• No fundamental analysis is needed. While some types of trading rely on fundamental analysis, scalpers only need to rely on technical analysis.
  • High transaction fees. Scalping means you’ll be making multiple trades throughout the day. If you’re paying trading fees or commissions, they can really add up.
  • Time-consuming. If you’re going to be scalping, you’re probably spending a good part of your day analyzing and making trades, possibly for little payoff.
  • Lack of big wins. Many active traders thrive on the excitement of big wins. But because scalping is intended for quick wins and small profits, you won’t have the big wins of day traders.
  • Potential for losses. There’s always a risk of loss when trading in securities, but the risk is typically higher with scalping than with more conservative strategies, such as a diversified buy-and-hold portfolio.

Tips for beginning scalpers

Scalping is a more advanced trading strategy than is appropriate for most long-term investors. However, it can be an effective way to make a profit if you have the time and knowledge required.
If you’re just getting started with scalping, here are a few tips to keep in mind.

Focus on commission-free trading

Scalping involves making hundreds of trades throughout the day for very small profits. If you’re paying a commission on every trade, you’re likely eliminating all of your profits. Luckily, most popular brokerage firms now offer commission-free trading. However, most of the popular zero-commission brokerages do not make trades fast enough for scalping. In some cases they will even put a limit on the frequency you can trade within a day. Thankfully, some brokerages, such as TD Ameritrade, offer free trades and direct access to investors.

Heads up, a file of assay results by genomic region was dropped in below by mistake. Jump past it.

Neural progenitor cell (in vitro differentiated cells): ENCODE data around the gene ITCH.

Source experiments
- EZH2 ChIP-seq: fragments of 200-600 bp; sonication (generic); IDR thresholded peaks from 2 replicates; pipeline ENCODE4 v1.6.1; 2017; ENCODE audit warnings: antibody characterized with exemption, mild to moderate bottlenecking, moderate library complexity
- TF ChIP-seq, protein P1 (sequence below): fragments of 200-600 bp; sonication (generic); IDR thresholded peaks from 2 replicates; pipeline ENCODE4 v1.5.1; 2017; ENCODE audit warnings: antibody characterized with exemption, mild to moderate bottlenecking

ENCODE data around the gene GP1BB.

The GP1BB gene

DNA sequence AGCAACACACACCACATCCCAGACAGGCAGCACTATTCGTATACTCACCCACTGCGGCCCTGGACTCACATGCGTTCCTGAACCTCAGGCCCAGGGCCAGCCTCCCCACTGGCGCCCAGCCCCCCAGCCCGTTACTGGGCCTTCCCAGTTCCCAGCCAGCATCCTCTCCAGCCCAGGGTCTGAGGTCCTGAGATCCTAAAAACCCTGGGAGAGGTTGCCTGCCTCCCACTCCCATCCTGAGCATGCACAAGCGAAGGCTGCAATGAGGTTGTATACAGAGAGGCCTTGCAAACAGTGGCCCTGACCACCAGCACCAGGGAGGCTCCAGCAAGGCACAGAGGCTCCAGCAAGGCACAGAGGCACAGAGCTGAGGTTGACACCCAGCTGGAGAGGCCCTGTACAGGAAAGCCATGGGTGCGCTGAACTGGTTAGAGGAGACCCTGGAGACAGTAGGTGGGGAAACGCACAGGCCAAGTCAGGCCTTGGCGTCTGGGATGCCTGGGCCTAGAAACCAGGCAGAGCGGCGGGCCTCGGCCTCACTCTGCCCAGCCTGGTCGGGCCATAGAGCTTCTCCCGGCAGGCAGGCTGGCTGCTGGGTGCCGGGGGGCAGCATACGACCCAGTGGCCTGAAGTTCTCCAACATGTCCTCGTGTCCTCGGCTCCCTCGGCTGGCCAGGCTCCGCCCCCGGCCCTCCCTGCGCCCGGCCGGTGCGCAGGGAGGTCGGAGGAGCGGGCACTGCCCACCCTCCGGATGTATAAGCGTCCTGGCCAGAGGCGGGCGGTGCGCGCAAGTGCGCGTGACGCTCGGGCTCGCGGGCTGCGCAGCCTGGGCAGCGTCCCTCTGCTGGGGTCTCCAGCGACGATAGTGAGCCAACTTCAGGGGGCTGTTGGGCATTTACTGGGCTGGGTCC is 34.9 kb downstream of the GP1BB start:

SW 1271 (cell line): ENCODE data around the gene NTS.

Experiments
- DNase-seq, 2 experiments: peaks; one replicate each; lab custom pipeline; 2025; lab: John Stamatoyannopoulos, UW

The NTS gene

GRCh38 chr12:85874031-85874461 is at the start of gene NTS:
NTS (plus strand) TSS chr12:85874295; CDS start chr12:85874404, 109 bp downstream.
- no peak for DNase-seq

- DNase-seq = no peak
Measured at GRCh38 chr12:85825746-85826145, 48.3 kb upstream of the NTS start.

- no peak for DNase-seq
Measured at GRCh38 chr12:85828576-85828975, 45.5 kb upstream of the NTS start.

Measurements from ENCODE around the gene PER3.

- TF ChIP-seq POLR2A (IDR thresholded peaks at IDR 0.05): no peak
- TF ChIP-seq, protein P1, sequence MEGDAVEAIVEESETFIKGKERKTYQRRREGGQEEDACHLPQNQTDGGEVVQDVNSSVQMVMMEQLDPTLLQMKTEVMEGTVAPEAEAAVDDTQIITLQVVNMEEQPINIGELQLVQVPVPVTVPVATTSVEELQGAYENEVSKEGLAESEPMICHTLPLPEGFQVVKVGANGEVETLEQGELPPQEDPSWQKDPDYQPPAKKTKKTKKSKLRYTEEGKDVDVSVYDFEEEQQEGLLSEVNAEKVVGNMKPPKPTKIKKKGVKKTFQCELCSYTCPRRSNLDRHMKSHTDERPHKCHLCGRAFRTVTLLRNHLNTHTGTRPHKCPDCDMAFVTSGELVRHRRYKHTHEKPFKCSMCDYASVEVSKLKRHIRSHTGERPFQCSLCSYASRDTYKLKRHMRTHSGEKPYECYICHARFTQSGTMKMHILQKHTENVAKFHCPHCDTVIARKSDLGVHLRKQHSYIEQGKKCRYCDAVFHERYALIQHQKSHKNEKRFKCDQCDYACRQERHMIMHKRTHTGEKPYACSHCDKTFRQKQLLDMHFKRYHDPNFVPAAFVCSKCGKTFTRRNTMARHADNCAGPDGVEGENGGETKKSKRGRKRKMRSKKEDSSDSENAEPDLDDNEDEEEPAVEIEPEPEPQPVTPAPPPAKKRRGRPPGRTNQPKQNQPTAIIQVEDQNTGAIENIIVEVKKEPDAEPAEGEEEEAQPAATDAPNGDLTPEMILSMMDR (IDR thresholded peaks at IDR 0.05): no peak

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Use advanced charting tools

DIY market analysis isn’t the way to go if you’re scalping. It requires too much time and effort, and having the right tools is necessary if you’re going to be making many trades throughout the day. Remember that not all brokers are set up to support scalping.

Understand the time commitment

Unlike investing with index funds, scalping isn’t a set-it-and-forget-it strategy. It requires a significant time commitment, as well as plenty of knowledge about the stock market and its various quirks.

Focus on small wins

It can be tempting to increase your investment amounts or hold an asset for a longer period to try to boost your profits. But that’s not how scalping works, and by doing so, you risk even larger losses. Scalping is all about small wins.

Diversify your portfolio

Plenty of people adopt riskier and more speculative trading strategies like scalping but do so alongside a more diversified, long-term strategy. That way, even if you lose money in your scalping efforts, you’ve still positioned yourself well for the future.

Key Takeaways

  • Scalping is a type of day trading that involves making hundreds of traders throughout the day to take advantage of short-term price movement in the market.
  • Rather than holding their positions for long periods of time as many investors do, scalpers exit their positions with minutes, or even seconds.
  • Scalpers aim to make small profits on each trade, often just cents per share. But because of the volume of trades they make, their profits (and losses) can add up.
  • Scalping can be a profitable strategy, but requires higher risk and strategy than most investing, and therefore isn’t appropriate for most investors.

SuperMoney may receive compensation from some or all of the companies featured, and the order of results are influenced by advertising bids, with exception for mortgage and home lending related products. Learn more

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Erin Gobler

Erin Gobler is a Wisconsin-based personal finance writer with experience writing about mortgages, investing, taxes, personal loans, and insurance. Her work has been published in major outlets, such as SuperMoney, Fox Business, and